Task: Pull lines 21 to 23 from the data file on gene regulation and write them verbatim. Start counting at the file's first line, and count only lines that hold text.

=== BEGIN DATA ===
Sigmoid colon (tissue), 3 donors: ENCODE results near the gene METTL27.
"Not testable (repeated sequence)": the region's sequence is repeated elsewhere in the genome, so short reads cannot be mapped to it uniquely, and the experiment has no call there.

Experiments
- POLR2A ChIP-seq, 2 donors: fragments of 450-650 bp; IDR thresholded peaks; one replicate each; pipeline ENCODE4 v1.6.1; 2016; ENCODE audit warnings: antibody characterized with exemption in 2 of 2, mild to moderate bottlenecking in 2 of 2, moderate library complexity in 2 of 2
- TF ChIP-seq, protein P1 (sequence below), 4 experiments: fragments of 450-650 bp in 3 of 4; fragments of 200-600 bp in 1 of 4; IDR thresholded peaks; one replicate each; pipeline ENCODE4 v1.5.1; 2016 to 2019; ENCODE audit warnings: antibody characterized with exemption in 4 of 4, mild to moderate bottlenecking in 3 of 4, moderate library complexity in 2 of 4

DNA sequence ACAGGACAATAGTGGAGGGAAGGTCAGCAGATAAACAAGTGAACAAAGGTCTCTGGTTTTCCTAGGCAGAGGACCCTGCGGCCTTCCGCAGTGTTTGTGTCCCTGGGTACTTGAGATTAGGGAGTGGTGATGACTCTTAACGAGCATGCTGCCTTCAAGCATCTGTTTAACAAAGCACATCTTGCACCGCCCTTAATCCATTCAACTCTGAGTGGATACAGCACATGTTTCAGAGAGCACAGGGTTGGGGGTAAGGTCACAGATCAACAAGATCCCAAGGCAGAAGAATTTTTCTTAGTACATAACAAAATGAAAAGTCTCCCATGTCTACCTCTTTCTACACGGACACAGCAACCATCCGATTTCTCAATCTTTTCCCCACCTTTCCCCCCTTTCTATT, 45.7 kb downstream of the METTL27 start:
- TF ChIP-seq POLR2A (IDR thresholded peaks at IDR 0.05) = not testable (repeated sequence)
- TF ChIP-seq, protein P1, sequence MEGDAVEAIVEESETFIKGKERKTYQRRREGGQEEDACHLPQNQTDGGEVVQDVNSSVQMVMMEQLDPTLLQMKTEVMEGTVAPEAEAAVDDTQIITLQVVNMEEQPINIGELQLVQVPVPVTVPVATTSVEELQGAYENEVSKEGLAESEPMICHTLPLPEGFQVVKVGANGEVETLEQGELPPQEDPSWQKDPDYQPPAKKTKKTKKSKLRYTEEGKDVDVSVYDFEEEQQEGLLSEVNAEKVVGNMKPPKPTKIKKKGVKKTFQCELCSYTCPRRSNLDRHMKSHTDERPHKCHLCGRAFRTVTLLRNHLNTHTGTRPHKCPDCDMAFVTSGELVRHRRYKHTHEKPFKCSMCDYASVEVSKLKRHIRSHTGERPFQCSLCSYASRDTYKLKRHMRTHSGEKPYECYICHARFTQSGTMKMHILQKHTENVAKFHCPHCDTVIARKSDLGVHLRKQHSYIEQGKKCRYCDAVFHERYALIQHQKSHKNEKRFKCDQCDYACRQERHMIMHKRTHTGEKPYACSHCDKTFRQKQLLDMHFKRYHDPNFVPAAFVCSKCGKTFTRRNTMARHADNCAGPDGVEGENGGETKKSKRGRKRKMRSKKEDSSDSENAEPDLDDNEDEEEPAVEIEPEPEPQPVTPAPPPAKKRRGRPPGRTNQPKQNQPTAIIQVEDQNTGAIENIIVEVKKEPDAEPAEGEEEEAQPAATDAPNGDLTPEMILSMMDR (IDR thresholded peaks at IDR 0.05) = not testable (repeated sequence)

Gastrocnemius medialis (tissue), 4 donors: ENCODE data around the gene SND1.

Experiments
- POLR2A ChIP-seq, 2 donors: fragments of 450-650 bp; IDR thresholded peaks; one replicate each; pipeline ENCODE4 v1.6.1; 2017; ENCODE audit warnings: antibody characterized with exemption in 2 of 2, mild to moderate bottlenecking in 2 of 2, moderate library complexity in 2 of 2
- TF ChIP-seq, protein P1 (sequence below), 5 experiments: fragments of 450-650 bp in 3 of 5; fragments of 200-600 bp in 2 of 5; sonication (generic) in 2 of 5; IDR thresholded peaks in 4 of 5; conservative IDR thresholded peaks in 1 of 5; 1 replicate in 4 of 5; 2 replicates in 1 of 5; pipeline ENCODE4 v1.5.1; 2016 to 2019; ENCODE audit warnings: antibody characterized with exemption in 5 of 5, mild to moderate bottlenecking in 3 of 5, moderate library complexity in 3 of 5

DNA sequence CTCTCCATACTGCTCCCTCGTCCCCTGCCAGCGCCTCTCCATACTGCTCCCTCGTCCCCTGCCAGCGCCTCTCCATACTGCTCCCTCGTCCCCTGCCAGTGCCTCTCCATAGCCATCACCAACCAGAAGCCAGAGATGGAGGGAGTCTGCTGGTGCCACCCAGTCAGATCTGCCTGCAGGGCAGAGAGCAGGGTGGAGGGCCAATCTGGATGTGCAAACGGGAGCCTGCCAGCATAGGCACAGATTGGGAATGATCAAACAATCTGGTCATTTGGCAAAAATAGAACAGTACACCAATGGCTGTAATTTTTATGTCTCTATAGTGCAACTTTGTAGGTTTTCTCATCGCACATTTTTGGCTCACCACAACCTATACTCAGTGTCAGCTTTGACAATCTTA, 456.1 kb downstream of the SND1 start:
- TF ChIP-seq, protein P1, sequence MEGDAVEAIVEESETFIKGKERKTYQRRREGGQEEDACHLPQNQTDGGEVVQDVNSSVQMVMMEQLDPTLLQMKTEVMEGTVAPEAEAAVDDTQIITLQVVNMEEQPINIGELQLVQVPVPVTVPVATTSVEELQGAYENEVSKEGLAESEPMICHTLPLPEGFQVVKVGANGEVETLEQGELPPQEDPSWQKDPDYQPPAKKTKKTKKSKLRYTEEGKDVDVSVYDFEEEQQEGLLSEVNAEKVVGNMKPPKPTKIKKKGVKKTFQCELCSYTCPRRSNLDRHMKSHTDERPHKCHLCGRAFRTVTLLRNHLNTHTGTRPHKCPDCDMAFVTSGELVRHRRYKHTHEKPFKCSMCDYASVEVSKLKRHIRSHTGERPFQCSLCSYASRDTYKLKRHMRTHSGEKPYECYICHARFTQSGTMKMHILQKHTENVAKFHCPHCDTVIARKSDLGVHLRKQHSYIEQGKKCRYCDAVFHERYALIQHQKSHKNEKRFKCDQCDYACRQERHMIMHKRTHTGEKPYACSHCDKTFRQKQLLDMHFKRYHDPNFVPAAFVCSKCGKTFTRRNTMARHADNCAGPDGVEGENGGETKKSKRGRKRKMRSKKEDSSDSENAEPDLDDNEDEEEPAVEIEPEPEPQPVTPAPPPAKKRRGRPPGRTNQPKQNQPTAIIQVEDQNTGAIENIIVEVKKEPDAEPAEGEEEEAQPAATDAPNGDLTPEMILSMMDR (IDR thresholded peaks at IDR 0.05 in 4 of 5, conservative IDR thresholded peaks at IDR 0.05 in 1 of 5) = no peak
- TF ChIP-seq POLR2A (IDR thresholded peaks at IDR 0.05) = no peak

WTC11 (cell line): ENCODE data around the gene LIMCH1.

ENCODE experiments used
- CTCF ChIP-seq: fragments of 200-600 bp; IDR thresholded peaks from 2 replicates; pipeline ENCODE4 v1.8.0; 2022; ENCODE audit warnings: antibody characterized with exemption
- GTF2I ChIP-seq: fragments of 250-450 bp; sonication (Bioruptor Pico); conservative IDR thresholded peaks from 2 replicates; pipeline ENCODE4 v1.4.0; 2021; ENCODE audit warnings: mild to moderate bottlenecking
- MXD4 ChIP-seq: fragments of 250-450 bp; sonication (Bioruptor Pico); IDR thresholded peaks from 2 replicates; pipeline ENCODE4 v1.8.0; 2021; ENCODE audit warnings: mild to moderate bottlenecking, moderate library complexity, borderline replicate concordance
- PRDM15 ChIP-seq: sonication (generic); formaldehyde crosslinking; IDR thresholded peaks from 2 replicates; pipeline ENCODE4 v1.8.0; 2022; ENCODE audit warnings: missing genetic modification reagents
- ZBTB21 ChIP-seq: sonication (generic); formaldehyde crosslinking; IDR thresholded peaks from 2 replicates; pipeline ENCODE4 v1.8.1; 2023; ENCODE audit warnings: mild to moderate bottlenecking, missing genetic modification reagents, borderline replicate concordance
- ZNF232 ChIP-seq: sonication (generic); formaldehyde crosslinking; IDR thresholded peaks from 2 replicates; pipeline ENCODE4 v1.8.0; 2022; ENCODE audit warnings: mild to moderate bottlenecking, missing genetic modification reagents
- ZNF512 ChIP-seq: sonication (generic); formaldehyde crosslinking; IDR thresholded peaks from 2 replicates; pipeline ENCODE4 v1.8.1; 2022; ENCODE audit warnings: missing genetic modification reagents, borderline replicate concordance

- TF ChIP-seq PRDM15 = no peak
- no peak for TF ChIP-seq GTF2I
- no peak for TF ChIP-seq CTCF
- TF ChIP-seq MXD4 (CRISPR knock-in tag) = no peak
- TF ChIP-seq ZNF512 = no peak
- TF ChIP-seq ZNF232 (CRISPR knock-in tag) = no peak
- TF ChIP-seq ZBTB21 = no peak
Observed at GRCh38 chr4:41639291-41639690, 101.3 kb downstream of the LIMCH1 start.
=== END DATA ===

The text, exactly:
- PRDM15 ChIP-seq: sonication (generic); formaldehyde crosslinking; IDR thresholded peaks from 2 replicates; pipeline ENCODE4 v1.8.0; 2022; ENCODE audit warnings: missing genetic modification reagents
- ZBTB21 ChIP-seq: sonication (generic); formaldehyde crosslinking; IDR thresholded peaks from 2 replicates; pipeline ENCODE4 v1.8.1; 2023; ENCODE audit warnings: mild to moderate bottlenecking, missing genetic modification reagents, borderline replicate concordance
- ZNF232 ChIP-seq: sonication (generic); formaldehyde crosslinking; IDR thresholded peaks from 2 replicates; pipeline ENCODE4 v1.8.0; 2022; ENCODE audit warnings: mild to moderate bottlenecking, missing genetic modification reagents